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Guy Fawkes Night is often celebrated with large bonfires, hence the alternate name, Bonfire Night. Unfortunately for Fawkes, an effigy made to look like him often tops off these fires. So, if you’re ever in the U.K. on the fifth, you might just see an effigy (or several effigies) — often made of clothes stuffed with straw or paper and donning Fawkes’ trademark black hat and cloak — go up in flames. In addition to bonfires, torchlit processions and fireworks are also common traditions that serve to symbolize the gunpowder that didn’t change the course of history.

Bonfire Night’s Other Traditions

Over the centuries, other traditions have become linked to Bonfire Night. The bonfires not only burn Guy Fawkes effigies — or, occasionally, those of modern-day political figures — but they are also used to cook potatoes, marshmallows, and sausages. Some bundled-up crowds even heat their soup over the flames. 


Feeling dessert instead? Parkin cake, a syrupy cake made with oatmeal, molasses, and warm spices, is also a favorite Guy Fawkes Night treat. 

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Another tradition? In some towns, children wheel their homemade “Guys” around in wheelbarrows, asking for a “penny for the guy” to buy fireworks with. In some areas, the “penny for the guy” tradition has waned in modern times. Justine Roberts, the founder of parent and family-centric site Mumsnet, explained, “It’s not that children don’t get excited, go out in the dark, and ask strangers for gifts; it’s just that now, they do that on Halloween.”

Modern-Day Guy Fawkes Night Regulations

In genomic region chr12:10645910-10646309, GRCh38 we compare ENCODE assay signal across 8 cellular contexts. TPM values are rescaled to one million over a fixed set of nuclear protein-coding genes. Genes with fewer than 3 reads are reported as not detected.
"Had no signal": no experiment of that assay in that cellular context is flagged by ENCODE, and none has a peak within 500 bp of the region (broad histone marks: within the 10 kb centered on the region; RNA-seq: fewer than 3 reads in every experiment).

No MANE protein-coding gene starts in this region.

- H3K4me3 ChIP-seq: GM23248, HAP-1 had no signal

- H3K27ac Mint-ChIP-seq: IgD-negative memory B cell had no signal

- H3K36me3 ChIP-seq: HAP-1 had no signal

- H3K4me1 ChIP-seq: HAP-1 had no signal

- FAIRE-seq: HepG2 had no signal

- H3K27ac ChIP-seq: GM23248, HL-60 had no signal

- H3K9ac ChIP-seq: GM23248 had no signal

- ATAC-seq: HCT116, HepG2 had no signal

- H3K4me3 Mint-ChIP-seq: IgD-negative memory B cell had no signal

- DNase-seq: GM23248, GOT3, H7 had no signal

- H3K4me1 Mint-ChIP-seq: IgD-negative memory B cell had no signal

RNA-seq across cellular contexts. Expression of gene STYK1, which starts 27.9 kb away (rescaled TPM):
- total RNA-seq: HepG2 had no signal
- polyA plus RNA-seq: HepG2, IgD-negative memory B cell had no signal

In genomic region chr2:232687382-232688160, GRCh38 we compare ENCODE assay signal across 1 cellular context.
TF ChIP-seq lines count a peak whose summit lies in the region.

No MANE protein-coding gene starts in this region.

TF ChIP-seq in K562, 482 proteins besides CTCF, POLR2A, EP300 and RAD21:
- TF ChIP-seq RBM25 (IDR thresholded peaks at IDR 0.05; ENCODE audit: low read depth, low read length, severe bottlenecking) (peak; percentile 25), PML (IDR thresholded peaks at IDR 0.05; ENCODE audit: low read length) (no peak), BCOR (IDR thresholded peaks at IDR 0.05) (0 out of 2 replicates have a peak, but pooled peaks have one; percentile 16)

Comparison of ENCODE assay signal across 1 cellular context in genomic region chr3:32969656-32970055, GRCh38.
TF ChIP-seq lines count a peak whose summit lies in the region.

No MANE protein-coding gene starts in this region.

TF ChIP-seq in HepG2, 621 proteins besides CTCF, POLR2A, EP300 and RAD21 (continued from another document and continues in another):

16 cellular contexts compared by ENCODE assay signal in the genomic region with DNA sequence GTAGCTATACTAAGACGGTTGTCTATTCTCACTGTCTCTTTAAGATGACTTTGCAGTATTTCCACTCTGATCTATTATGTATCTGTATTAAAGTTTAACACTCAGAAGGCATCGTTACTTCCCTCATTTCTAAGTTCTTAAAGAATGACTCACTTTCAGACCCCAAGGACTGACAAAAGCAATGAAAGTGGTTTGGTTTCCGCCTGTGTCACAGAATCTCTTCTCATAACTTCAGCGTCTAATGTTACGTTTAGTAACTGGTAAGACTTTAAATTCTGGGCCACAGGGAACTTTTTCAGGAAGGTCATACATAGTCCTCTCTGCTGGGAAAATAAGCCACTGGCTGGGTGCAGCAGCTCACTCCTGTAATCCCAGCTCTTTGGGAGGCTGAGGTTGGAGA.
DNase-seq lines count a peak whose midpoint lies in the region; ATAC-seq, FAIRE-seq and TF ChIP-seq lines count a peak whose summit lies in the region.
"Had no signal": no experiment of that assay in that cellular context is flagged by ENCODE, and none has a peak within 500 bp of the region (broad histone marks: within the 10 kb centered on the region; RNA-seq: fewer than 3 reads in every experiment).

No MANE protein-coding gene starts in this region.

Much like America’s Independence Day celebrations, modern-day regulations surrounding Guy Fawkes Night celebrations have been instituted to keep revelers safe. While people used to set off fireworks — and even build bonfires — in their own backyards, most folks opt for organized events these days, as is the case with July 4 in the States.


“Back gardens aren’t as big as they used to be, and people like going to an organized event for the spectacular show, the music and the atmosphere,” Karl Mitchell-Sheed, director of Illusion Fireworks, explained to BBC. Of course, this doesn’t completely mitigate the amount of fireworks-related injuries or scared pets.

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The holiday tends to be especially popular in Sussex, which hosts a whole bonfire season starting the first weekend of September and lasting through the third week of November. Events are scheduled across several weeks so that multiple “bonfire societies” have a chance to participate in each other’s parades and events. Most of these so-called “bonfire societies” date back to the 1800s; each society marks a pub as its personal headquarters, and decides on a unique costume theme, featuring everything from viking-looking ensembles to striped jumpers.

What you might not expect? Well, Guy Fawkes, who inspired the titular anarchist fighting an oppressive government in 2005’s V for Vendetta, has taken on a new meaning in pop culture — in large part due to the dystopian film — and has even inspired modern-day protestors of all sorts. Regardless of their opinions on Fawkes, crowds of thousands flock to these Bonfire Night festivals — because, when you get down to it, nothing says “November” like a flame-warmed bowl of soup, massive bonfires, and government-sanctioned explosives.